Is It Actually a Good Idea to Room with Your Best Friend? What to Consider Before You Sign the Lease

Anyone who has grown up with a best friend has definitely considered living with them when it comes time to attend college. You’ve probably dreamt of being able to hang out on their floor and complain about life, and talked about ordering impromptu Insomnia Cookies at 1 a.m. All of that sounds great, and moving in with your best friend may seem like a dream, but it’s also a challenge some friendships aren’t ready to withstand.

While living with your best friend certainly has its benefits, there are a few things you want to work out before the lease is signed, as to avoid frustration and short tempers down the road. Here are a few things to consider before you start making living arrangements with your sib from another crib.

1. Determine the lifestyle habits most important to you

The dynamic of the friendship probably won't remain the same after several months living under the same roof. Living with somebody requires you to assess your living priorities and determine if your roommate shares those same ideals. I’m not necessarily talking politics, but values such as “how long is too long for dirty dishes to sit in the sink” or “how much warning do we need before there’s a guest in the room.” While those ideas may not seem important now, they will matter once the academic year is underway. Before you even decide to move in together, have a conversation to set these initial boundaries.

Elyssa Hawkins, alumna and former resident assistant at Carthage College, says that these early conversations are important and that “[Carthage] wanted to emphasize the importance of living independently and cohabiting with someone regardless of how well you know them. If residents were arriving on campus knowing who their roommate was, we would still recommend going through each aspect on the agreement because the ultimate goal was each set of roommates fully understood what it meant to live with another person.” Some common arguments between roommates include the distribution of chores, how paying rent will be addressed, and using personal stuff without permission.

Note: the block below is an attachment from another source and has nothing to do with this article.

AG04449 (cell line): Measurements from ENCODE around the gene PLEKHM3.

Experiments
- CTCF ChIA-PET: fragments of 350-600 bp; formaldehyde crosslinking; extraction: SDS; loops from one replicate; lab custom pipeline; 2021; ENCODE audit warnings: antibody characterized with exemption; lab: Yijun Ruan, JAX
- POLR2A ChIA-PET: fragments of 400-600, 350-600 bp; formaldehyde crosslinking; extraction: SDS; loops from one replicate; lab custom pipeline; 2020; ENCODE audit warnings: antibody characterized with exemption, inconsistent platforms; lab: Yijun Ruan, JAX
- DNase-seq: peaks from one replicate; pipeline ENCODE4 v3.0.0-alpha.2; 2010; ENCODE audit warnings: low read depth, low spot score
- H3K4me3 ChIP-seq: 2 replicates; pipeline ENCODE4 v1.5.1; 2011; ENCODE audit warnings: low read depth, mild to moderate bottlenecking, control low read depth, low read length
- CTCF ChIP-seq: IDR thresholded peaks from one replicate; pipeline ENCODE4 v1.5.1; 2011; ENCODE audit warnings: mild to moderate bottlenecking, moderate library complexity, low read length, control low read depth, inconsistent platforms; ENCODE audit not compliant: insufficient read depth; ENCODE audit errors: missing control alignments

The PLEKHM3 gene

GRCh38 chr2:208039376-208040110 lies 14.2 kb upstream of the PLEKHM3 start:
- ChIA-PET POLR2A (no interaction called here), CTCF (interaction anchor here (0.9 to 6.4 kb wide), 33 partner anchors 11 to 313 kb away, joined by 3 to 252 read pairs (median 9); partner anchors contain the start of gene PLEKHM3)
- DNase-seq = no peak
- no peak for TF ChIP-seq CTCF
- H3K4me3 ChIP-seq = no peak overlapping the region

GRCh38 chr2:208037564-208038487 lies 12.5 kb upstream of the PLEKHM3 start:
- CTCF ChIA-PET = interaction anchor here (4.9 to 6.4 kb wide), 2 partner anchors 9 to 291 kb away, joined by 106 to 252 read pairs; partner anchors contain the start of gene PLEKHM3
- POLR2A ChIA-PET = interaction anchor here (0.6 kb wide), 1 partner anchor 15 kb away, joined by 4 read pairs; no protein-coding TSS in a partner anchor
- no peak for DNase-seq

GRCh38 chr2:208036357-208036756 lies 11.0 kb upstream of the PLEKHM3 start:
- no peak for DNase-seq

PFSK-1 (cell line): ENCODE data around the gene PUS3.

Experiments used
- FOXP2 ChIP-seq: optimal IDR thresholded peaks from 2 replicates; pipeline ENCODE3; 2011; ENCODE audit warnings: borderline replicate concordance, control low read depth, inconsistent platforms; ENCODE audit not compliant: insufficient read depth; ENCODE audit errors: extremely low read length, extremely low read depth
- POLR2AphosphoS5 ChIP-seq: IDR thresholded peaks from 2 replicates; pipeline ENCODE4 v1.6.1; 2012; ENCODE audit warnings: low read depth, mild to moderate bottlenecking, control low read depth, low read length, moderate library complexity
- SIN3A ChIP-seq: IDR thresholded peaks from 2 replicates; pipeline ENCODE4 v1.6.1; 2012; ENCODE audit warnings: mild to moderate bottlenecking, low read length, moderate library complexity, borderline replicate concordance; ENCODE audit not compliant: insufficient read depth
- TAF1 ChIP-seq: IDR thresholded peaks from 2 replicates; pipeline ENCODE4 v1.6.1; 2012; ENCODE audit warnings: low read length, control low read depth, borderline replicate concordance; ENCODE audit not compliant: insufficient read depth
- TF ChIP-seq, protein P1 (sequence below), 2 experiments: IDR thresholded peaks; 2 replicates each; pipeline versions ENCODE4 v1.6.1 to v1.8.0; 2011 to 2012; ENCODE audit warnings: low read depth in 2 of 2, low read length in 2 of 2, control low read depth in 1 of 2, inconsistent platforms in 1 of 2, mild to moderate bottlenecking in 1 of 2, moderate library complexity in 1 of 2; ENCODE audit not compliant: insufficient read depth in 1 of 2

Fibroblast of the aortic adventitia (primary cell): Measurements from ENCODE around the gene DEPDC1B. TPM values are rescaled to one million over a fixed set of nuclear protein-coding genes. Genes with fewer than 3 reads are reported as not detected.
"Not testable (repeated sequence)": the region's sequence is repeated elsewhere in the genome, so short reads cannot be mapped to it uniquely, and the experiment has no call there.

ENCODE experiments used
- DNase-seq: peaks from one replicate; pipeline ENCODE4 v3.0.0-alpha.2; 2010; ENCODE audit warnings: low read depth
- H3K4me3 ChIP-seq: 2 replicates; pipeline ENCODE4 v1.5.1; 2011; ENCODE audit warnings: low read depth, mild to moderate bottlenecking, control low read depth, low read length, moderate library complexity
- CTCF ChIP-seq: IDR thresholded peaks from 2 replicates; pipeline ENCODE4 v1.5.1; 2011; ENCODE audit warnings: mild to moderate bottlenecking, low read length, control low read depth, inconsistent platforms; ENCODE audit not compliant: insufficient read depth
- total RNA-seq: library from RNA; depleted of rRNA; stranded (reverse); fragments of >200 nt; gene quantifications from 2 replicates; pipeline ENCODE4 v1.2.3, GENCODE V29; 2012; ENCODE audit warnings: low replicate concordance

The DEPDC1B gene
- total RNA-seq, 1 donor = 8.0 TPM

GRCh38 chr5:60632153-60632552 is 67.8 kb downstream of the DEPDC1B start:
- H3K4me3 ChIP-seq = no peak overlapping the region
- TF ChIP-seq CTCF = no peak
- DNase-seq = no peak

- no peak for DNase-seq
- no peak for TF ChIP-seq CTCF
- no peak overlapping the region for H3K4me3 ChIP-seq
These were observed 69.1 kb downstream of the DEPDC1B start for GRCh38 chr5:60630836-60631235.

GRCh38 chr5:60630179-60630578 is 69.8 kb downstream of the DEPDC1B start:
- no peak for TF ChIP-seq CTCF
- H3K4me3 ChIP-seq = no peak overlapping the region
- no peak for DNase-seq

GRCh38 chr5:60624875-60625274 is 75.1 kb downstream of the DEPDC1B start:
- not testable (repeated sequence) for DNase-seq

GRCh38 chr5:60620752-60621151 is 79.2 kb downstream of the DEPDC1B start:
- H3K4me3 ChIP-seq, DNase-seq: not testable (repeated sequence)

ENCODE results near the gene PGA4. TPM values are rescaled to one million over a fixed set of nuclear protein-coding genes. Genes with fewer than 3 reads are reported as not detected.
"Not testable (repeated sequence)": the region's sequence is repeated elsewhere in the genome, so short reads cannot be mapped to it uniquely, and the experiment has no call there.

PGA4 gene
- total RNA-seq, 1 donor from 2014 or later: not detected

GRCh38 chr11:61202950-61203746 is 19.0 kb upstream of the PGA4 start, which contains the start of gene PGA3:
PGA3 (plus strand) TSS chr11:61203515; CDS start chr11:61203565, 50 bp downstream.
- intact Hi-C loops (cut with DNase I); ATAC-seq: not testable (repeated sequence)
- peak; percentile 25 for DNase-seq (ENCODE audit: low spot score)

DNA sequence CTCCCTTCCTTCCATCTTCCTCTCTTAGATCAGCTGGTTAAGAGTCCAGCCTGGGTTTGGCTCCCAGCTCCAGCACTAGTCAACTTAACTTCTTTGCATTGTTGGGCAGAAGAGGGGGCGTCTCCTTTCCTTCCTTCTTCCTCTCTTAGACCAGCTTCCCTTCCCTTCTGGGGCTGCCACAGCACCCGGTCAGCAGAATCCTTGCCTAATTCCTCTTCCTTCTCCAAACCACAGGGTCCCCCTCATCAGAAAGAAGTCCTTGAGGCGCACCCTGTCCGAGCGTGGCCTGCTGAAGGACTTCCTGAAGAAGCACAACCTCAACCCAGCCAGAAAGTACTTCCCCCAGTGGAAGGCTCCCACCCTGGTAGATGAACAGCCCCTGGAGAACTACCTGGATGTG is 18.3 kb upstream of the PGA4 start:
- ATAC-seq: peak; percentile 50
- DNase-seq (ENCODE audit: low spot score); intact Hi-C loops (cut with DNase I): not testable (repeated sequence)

By having these discussions early, hard conversations will feel easy and normal to navigate down the road. If you aren’t sure where to start, here are 10 questions to ask your roommate before move-in day.

2. You won't agree on everything

Small arguments will happen, it’s inevitable. Whether negative feelings result from something simple or more complex, there are guaranteed squabbles that will occur. Building off of my previous point, having some sort of roommate agreement is imperative in order to avoid petty fights. Just because they’re your best friend and it seems like they can read your mind, don’t assume they actually have that ability.

If something is troubling you, speak up. Friendships are based on mutual respect and trust, so know that whatever troubling behavior is happening most likely isn’t occurring on purpose. Ashley Wyann, a rising sophomore at UC Santa Barbara says that “arguing with your roommate doesn’t mean it’s the end of the friendship. By saying what’s on your mind, you’re going to feel better at the end of the conversation. The convo may seem awkward at first, and they might even get a little upset, but if it’s important to you then your friend will understand.”